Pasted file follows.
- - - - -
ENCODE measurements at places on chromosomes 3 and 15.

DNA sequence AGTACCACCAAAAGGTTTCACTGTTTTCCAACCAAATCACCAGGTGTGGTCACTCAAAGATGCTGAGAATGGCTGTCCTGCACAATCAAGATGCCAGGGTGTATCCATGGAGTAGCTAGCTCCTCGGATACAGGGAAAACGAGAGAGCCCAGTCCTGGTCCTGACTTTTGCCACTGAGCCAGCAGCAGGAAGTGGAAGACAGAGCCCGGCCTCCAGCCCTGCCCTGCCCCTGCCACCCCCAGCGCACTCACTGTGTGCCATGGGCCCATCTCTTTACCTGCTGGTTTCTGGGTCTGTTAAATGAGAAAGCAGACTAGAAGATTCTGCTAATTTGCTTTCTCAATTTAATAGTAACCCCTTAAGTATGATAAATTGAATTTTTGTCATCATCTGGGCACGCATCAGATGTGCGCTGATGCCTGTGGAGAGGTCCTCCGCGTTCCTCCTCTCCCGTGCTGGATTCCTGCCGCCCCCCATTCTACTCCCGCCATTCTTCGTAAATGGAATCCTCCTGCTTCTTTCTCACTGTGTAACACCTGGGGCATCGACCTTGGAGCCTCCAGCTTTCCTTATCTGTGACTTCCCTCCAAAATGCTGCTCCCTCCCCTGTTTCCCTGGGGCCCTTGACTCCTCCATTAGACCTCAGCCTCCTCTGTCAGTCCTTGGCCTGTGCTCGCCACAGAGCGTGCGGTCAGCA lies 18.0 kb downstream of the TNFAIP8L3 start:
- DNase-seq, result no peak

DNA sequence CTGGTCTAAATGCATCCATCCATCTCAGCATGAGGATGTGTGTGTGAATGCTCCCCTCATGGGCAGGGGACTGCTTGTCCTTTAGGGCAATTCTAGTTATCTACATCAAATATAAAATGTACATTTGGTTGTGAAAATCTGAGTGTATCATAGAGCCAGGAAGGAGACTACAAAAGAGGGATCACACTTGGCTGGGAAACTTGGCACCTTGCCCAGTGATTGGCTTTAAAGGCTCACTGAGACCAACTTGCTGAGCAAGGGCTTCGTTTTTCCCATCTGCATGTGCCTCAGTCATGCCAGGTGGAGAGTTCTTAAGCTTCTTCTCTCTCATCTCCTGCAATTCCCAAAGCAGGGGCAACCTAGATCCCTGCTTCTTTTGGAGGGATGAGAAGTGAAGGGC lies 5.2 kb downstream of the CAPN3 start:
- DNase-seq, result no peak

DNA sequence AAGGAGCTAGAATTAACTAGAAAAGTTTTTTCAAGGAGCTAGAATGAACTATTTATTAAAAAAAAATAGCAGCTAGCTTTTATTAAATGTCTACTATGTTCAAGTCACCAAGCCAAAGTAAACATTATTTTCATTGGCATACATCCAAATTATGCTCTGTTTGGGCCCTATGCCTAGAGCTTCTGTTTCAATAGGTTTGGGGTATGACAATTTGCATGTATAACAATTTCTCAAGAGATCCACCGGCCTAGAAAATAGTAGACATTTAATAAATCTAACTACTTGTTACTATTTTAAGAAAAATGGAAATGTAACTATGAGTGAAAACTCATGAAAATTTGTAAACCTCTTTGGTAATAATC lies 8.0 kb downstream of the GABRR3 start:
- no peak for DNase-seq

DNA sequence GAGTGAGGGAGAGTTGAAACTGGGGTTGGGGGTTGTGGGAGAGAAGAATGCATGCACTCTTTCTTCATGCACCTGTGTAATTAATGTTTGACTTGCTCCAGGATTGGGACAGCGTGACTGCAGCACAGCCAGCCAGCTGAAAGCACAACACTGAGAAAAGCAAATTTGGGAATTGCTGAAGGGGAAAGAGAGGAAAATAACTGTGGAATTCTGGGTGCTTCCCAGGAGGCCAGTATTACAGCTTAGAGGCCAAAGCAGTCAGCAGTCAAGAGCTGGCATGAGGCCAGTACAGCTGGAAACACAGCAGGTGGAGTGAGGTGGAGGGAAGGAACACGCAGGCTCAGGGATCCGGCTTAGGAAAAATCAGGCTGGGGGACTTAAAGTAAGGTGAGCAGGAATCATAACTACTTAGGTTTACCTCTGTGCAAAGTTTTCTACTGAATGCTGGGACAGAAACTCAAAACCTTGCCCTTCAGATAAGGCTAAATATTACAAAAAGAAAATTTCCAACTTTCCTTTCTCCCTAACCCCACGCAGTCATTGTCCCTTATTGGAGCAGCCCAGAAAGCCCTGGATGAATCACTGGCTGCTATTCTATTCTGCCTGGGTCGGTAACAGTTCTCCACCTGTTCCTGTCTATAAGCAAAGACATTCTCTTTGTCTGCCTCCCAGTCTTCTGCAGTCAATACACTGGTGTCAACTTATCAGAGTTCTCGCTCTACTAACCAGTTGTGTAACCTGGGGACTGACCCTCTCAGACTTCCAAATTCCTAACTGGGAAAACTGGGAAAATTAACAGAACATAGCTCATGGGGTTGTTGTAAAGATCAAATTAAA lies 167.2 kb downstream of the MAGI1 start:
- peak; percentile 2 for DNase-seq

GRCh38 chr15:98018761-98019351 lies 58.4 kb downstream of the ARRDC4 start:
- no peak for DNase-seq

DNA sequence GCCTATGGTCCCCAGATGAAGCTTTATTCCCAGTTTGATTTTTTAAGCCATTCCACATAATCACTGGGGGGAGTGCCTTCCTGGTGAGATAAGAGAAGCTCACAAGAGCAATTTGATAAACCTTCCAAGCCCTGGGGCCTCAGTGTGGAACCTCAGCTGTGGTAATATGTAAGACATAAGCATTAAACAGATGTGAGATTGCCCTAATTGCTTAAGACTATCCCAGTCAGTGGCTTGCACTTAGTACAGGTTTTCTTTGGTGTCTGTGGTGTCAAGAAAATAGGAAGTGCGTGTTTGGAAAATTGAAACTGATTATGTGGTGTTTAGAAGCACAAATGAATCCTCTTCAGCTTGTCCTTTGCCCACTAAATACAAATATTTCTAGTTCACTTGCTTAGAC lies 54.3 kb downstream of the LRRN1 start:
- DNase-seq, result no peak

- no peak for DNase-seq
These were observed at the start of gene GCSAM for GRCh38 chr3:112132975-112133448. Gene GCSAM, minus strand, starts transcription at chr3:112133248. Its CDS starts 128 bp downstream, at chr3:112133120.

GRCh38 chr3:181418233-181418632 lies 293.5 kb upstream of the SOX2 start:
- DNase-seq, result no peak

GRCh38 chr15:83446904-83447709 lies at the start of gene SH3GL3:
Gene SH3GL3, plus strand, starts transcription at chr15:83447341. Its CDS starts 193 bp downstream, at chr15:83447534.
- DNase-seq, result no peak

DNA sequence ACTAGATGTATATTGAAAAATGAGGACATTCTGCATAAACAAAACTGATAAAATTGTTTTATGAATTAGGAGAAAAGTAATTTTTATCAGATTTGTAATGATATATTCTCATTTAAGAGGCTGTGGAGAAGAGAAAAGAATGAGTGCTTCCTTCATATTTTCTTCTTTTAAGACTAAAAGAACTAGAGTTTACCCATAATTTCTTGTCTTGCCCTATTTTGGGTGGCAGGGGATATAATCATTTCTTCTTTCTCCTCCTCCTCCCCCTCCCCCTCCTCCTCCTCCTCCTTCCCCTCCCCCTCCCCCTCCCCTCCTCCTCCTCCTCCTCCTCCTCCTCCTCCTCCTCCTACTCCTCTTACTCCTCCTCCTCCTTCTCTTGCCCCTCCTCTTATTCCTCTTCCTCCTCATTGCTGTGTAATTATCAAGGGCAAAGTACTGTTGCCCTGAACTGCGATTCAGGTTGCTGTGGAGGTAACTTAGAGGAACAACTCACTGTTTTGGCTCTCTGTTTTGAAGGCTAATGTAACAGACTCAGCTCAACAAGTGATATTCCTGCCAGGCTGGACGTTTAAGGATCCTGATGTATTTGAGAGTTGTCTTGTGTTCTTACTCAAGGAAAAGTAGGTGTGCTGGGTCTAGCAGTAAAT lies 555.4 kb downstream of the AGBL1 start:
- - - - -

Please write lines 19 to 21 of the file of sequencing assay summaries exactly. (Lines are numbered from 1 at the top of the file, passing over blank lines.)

Gene SH3GL3, plus strand, starts transcription at chr15:83447341. Its CDS starts 193 bp downstream, at chr15:83447534.
- DNase-seq, result no peak

DNA sequence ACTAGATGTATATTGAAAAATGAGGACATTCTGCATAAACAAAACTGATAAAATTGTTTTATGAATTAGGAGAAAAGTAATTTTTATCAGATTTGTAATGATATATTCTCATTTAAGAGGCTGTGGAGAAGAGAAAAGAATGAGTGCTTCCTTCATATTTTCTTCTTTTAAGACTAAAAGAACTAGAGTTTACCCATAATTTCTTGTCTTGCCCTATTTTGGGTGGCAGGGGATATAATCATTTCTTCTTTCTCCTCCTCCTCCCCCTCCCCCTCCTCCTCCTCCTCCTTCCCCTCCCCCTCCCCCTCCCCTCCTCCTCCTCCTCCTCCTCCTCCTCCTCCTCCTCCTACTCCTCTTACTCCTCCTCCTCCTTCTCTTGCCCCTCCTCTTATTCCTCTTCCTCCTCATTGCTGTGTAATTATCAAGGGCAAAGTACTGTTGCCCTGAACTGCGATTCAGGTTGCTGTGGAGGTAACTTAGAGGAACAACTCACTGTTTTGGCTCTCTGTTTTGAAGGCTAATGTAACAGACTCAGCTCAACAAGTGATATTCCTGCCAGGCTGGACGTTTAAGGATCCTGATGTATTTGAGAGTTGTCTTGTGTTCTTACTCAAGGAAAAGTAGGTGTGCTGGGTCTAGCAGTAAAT lies 555.4 kb downstream of the AGBL1 start: